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Rocket Bug 'Lush' Silky Knotted Baby Gown with Knotted Hat-Girl, Boy, Gender Neutral

Product details

The sleeper features your personalized name printed in a fun script font. Matching silky knotted hat included! All names are printed with white vinyl, except for Silky Off White, which is printed with black vinyl. This comfy sleeper is perfect for bedtime! Lightweight but warm, the garment is made from a silky, soft material. This sleeper is convenient for diaper changes as it doesn't have to be unbuttoned or unzipped. The knot easily unties so that diaper changes are quick and easy. The knot is also a favorite because it can be adjusted for baby's comfort and size, and gives them plenty of room to wiggle their legs without exposing them to the cold. Because the knot is adjustable, this sleeper lasts longer as your little one grows! This garment is 95% cotton and 5% Spandex. Newborn Length: 30" 0-3 Months Length: 33"

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Hat-Girl, Knotted with Gown Baby Knotted Silky 'Lush' Bug Rocket Boy, Neutral Gender Nightgowns

when we add light to the environment, that has the potential to disrupt habitat, just like running a bulldozer over the landscape can.”
— chad moore, formerly of the national park service

for billions of years, all life has relied on earth’s predictable rhythm of day and night. it’s encoded in the dna of all plants and animals. humans have radically disrupted this cycle by lighting up the night.

plants and animals depend on earth’s daily cycle of light and dark rhythm to govern life-sustaining behaviors such as reproduction, nourishment, sleep and protection from predators.

scientific evidence suggests that artificial light at night has negative and deadly effects on many creatures including amphibians, birds, mammals, insects and plants.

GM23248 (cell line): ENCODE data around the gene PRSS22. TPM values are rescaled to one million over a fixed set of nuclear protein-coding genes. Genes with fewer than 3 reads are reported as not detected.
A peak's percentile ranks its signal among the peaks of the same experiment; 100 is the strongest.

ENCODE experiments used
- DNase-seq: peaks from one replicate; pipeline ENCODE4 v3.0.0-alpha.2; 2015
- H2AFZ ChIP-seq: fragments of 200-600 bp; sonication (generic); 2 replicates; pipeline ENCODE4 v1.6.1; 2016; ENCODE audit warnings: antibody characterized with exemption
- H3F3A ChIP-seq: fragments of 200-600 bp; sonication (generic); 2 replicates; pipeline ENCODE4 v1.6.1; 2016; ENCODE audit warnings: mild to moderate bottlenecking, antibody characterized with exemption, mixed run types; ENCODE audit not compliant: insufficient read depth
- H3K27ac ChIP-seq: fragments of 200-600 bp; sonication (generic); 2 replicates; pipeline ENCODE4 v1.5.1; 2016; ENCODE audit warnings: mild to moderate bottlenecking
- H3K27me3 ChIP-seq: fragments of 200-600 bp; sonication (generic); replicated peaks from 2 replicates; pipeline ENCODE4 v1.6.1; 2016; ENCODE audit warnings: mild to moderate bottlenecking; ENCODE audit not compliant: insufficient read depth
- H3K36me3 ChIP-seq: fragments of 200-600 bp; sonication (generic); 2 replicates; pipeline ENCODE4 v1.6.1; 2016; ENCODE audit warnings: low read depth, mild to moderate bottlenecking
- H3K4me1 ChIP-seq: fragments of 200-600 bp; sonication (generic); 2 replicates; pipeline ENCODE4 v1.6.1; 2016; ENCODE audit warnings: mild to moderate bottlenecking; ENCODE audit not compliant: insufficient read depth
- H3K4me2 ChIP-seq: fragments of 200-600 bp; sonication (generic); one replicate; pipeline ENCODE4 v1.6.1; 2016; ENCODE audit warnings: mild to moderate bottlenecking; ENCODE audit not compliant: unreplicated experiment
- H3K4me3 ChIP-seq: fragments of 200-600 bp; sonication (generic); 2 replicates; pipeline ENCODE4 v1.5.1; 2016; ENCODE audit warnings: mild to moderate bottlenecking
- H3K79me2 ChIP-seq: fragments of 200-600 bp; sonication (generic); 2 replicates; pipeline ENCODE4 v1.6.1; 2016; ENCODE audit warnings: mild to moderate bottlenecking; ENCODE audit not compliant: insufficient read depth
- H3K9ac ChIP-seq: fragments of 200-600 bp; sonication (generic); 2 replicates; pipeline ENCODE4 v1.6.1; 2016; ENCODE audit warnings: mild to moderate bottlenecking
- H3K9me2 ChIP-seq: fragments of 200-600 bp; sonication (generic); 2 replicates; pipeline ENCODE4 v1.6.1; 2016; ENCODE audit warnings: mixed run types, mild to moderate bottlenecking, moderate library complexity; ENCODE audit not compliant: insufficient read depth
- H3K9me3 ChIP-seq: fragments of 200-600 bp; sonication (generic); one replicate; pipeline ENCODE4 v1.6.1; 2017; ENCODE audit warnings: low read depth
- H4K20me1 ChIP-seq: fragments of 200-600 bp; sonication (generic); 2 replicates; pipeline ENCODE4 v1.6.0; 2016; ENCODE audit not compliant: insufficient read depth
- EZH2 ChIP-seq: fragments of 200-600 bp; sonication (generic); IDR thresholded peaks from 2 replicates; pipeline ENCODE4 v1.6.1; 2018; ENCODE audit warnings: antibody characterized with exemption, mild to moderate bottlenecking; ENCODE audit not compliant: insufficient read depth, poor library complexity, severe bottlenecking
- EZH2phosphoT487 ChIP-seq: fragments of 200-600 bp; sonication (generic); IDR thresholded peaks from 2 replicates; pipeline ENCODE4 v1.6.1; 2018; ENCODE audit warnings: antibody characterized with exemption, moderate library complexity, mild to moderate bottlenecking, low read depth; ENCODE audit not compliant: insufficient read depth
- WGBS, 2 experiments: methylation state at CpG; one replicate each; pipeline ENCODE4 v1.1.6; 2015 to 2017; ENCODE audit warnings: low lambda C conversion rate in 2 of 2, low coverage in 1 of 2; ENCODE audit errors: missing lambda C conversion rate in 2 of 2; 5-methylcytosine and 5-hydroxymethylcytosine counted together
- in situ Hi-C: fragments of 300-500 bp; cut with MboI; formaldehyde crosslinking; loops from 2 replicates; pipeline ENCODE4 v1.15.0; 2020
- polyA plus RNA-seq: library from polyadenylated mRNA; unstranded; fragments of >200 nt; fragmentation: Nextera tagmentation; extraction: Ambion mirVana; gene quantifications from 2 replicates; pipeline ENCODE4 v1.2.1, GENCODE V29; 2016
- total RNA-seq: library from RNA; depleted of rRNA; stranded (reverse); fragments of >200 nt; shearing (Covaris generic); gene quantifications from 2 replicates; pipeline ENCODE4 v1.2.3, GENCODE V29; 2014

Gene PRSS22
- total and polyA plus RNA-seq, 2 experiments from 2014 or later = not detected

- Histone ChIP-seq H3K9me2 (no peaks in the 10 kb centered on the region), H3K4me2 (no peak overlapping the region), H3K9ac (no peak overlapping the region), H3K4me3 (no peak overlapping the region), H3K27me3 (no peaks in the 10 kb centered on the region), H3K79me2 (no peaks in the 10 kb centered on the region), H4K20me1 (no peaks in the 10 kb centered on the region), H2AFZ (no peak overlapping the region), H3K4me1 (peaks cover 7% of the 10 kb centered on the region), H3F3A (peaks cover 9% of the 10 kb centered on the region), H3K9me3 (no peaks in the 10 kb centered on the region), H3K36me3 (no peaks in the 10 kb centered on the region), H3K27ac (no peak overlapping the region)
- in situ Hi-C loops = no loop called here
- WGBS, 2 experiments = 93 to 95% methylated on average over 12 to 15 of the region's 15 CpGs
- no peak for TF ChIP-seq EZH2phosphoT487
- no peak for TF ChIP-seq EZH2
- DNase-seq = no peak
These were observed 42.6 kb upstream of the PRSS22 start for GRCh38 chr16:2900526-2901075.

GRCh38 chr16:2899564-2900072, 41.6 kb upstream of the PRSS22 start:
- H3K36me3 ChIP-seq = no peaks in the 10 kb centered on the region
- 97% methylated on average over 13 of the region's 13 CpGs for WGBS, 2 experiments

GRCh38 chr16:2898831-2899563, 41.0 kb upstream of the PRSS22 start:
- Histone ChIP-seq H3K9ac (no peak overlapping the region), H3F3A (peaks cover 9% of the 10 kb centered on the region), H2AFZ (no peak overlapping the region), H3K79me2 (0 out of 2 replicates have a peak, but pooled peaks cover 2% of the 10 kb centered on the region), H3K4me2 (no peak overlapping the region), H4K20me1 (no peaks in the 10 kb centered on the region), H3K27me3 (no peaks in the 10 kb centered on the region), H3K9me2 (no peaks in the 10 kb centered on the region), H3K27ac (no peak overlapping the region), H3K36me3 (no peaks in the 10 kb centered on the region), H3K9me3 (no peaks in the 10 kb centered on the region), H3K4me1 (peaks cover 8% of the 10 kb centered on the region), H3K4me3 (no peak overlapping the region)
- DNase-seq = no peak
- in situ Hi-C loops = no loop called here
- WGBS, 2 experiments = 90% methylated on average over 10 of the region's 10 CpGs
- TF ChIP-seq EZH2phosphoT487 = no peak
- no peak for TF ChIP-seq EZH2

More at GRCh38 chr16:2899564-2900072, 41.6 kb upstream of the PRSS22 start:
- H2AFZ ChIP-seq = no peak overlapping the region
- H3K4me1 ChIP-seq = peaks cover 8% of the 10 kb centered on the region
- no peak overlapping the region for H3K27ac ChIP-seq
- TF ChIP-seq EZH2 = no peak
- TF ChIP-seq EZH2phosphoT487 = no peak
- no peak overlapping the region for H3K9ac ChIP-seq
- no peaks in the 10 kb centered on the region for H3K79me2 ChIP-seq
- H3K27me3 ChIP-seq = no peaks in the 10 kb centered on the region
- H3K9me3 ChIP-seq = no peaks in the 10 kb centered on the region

Hat-Girl, Knotted with Gown Baby Knotted Silky 'Lush' Bug Rocket Boy, Neutral Gender Nightgowns

nocturnal animals sleep during the day and are active at night. light pollution radically alters their nighttime environment by turning night into day.

according to research scientist christopher kyba, for nocturnal animals, “the introduction of artificial light probably represents the most drastic change human beings have made to their environment.”

“predators use light to hunt, and prey species use darkness as cover,” kyba explains “near cities, cloudy skies are now hundreds, or even thousands of times brighter than they were 200 years ago. we are only beginning to learn what a drastic effect this has had on nocturnal ecology.”

glare from artificial lights can also impact wetland habitats that are home to amphibians such as frogs and toads, whose nighttime croaking is part of the breeding ritual. artificial lights disrupt this nocturnal activity, interfering with reproduction and reducing populations.

artificial lights can lead baby sea turtles to their demise

sea turtles live in the ocean but hatch at night on the beach. hatchlings find the sea by detecting the bright horizon over the ocean. artificial lights draw them away from the ocean. in florida alone, millions of hatchlings die this way every year.

artificial lights have devastating effects on many bird species

photo by michael menefee

birds that migrate or hunt at night navigate by moonlight and starlight. artificial light can cause them to wander off course and toward the dangerous nighttime landscapes of cities. every year millions of birds die colliding with needlessly illuminated buildings and towers. migratory birds depend on cues from properly timed seasonal schedules. artificial lights can cause them to migrate too early or too late and miss ideal climate conditions for nesting, foraging and other behaviors.

ecosystems: everything is connected

many insects are drawn to light, but artificial lights can create a fatal attraction. declining insect populations negatively impact all species that rely on insects for food or pollination. some predators exploit this attraction to their advantage, affecting food webs in unanticipated ways.